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The decision came a day after community leaders, including City Councilman Joe Cimperman, called on Henry to step aside. And it came hours after officials released new details about an ongoing police investigation of Henry, who has not been charged with a crime.
On Friday, again with Henry's permission, police searched a farm that St. Herman's uses in Bloomfield Township, located about 15 miles north of Warren in Trumbull County. There, they found and confiscated 150 more guns and 1,314 additional boxes of ammunition, according to a second report.
Several weeks ago, officials said, an anonymous informant told a narcotics detective that a man claiming to be a priest had purchased multiple guns. After police identified the man as Henry, the detective's surveillance uncovered "strange and erratic" behavior, Harper said.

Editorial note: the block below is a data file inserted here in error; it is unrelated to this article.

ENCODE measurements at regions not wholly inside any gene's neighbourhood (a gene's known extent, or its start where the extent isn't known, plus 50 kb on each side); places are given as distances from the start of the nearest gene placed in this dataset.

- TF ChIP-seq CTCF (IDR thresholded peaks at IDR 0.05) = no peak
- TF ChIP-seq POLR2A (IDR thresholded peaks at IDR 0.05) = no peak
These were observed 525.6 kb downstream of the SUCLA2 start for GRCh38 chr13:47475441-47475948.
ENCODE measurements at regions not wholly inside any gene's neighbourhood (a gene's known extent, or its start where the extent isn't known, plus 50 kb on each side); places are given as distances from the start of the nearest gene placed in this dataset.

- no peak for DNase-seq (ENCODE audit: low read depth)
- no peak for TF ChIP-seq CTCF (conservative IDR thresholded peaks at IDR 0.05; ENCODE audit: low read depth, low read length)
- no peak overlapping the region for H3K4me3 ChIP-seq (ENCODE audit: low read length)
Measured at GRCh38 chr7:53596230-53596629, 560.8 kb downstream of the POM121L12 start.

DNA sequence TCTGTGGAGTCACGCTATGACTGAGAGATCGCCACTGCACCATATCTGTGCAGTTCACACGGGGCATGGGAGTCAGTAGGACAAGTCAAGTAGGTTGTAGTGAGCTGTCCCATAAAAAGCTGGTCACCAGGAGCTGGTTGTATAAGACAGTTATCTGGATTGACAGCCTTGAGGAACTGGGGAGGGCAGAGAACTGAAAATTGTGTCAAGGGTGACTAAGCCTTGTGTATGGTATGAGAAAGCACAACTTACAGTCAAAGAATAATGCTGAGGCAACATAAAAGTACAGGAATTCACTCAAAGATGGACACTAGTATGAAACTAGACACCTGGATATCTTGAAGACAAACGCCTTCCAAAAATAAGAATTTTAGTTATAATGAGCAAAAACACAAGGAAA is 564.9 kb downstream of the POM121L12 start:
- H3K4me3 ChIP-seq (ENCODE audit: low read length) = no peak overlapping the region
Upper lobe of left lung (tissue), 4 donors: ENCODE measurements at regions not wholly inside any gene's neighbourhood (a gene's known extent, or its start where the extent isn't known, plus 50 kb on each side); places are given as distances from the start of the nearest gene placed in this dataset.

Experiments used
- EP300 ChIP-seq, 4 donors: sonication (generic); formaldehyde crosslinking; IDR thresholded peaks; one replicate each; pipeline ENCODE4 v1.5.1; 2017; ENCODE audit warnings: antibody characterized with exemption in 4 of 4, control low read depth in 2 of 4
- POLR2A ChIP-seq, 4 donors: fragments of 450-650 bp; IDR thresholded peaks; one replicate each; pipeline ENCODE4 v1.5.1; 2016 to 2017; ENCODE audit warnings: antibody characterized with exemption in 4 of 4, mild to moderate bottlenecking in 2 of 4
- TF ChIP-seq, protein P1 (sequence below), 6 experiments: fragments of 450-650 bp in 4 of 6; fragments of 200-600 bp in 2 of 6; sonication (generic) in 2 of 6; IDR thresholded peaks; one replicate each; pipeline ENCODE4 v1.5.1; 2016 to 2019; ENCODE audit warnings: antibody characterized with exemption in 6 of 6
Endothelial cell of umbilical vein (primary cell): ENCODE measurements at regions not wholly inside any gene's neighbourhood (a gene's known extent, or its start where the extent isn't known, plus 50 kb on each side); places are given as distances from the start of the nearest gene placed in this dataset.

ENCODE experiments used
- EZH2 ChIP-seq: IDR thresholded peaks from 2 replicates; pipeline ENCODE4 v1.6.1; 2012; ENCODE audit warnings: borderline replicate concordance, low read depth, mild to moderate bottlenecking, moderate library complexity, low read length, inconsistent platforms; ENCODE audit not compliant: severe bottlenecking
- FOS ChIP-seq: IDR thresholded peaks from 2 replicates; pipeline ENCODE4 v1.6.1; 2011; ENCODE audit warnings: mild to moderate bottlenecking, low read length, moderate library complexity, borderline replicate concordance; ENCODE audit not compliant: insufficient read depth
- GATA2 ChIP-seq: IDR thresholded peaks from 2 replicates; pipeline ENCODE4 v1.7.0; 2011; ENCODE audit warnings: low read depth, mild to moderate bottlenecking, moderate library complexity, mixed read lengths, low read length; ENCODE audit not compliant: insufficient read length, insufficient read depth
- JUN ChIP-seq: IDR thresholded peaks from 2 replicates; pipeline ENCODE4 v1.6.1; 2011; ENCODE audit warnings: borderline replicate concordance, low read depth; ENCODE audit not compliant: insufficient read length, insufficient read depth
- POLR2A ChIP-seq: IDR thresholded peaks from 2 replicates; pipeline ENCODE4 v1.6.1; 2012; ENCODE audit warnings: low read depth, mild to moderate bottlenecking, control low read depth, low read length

An incident report describes the visit as a crisis intervention, which according to police policy must end with a psychiatric evaluation, hospital commitment or both. Henry, city officials confirmed Tuesday, voluntarily admitted himself to Lutheran Hospital for an evaluation.
Flask said that Cleveland officials know and respect that people have the right to purchase as many guns as they can afford. But Henry's behavior, he added, cried for more attention.
For example, Flask said, Henry went to a Walmart between 9 and 10 p.m. and hung around the store until between 1 and 2 a.m. before buying the guns and ammunition.
"This raised some fears that the purchases may have been for something other than a legitimate reason," Flask said.